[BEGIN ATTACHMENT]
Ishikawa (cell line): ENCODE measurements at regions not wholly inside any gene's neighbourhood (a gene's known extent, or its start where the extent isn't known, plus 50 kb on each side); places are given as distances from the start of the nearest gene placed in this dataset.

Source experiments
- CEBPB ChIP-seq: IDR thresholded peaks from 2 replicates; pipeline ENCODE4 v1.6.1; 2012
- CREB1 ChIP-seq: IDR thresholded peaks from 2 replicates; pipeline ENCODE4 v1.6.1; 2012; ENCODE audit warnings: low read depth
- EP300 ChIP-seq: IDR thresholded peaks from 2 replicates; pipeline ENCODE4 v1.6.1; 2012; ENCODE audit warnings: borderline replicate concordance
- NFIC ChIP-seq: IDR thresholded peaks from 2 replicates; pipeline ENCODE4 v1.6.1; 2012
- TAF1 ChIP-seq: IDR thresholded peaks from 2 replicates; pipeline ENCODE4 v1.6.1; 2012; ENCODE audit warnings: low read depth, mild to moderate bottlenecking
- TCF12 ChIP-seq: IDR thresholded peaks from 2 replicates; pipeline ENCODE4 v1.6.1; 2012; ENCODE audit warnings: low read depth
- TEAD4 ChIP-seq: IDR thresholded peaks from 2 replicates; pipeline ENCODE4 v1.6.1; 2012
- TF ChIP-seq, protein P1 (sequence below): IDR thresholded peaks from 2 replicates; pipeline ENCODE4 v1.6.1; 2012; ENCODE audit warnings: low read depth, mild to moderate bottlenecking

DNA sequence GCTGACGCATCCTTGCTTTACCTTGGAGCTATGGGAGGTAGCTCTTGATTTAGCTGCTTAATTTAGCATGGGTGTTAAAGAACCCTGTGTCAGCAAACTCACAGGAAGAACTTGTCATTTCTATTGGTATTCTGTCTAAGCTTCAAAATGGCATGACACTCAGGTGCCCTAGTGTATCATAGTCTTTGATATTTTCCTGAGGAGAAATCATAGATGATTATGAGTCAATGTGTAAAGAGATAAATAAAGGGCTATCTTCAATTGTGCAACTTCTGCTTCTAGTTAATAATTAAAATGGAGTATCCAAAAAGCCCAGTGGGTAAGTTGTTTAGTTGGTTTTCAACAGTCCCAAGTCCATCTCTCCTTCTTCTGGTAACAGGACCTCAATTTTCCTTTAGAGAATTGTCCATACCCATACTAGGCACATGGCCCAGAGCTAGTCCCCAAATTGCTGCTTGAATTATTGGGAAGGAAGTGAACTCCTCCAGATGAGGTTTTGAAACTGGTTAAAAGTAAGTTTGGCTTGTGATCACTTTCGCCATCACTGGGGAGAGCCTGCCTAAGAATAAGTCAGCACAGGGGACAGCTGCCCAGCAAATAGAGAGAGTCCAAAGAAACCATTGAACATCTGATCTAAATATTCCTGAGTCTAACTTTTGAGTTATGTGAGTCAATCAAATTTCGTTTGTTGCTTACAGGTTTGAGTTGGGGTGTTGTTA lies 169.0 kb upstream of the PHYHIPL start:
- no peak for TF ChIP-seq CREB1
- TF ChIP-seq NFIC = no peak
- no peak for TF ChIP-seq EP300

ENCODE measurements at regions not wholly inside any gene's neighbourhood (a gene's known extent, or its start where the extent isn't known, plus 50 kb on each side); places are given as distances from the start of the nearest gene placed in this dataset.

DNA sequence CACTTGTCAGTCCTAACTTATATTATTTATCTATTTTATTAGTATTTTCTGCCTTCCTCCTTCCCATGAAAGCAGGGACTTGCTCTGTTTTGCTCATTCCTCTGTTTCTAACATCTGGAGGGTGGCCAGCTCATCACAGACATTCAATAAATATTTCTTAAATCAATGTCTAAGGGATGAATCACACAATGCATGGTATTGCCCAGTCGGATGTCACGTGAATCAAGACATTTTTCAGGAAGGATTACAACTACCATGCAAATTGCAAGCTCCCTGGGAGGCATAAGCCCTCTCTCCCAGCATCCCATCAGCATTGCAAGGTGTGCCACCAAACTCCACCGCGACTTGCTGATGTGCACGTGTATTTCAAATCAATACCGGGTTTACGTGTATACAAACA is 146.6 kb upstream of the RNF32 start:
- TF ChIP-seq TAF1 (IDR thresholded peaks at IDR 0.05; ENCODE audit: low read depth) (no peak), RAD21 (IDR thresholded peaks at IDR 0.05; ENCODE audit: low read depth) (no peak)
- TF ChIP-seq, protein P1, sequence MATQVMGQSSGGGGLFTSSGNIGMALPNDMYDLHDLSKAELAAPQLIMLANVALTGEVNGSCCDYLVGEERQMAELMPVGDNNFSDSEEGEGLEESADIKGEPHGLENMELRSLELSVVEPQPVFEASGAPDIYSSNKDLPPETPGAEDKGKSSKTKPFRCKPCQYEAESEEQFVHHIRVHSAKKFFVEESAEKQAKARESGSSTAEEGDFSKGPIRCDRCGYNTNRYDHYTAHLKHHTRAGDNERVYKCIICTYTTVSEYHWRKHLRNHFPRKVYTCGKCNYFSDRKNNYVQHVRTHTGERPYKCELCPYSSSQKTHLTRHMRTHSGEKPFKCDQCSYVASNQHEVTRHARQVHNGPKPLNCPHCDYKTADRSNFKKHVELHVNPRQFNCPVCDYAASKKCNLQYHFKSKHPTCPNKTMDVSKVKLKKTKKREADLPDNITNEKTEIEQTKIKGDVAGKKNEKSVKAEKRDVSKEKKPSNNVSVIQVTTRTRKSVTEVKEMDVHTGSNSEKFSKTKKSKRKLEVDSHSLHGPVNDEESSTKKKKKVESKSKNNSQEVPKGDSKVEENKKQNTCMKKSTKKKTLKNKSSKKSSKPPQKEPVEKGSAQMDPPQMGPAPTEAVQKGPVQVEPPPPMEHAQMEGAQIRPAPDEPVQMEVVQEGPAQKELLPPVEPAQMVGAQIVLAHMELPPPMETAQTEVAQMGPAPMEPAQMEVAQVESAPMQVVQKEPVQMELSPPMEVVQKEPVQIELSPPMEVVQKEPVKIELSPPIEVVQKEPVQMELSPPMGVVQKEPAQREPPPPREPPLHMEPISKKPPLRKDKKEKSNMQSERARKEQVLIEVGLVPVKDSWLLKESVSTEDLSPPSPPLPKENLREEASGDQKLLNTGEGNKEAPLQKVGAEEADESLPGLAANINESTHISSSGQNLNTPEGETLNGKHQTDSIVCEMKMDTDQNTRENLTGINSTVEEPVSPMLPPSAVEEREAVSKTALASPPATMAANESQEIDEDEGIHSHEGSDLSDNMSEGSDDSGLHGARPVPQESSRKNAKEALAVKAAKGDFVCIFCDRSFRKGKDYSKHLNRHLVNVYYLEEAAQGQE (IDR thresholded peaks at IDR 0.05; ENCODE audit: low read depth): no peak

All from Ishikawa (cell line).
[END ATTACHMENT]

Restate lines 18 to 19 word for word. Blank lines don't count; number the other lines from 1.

- TF ChIP-seq, protein P1, sequence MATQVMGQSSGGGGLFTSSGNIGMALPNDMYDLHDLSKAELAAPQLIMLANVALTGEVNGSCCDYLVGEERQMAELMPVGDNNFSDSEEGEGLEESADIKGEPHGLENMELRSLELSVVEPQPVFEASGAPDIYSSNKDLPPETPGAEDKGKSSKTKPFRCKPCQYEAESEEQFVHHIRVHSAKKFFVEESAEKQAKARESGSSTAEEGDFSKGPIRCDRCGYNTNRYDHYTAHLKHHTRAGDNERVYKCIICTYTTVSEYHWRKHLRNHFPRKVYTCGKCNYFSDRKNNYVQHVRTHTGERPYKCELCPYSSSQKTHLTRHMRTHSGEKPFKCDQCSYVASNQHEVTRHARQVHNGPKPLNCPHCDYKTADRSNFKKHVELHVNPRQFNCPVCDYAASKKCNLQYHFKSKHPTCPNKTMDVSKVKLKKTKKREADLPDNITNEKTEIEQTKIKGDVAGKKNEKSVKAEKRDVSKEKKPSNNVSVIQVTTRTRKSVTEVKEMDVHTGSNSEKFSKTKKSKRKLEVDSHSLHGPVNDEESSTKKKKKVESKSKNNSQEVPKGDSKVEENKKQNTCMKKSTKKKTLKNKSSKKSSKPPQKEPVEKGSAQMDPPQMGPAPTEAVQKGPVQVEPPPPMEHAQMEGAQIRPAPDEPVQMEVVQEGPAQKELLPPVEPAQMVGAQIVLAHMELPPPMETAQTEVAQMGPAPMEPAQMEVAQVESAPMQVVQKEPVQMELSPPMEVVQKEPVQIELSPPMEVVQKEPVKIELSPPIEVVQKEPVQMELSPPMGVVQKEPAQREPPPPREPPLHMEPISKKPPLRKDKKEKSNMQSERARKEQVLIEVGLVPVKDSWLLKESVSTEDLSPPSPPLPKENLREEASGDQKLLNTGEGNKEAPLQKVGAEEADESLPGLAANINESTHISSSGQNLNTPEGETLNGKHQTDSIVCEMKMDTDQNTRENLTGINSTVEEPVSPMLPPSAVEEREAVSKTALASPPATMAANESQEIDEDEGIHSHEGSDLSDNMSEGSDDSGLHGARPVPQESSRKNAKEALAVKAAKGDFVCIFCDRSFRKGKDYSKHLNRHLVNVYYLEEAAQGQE (IDR thresholded peaks at IDR 0.05; ENCODE audit: low read depth): no peak

All from Ishikawa (cell line).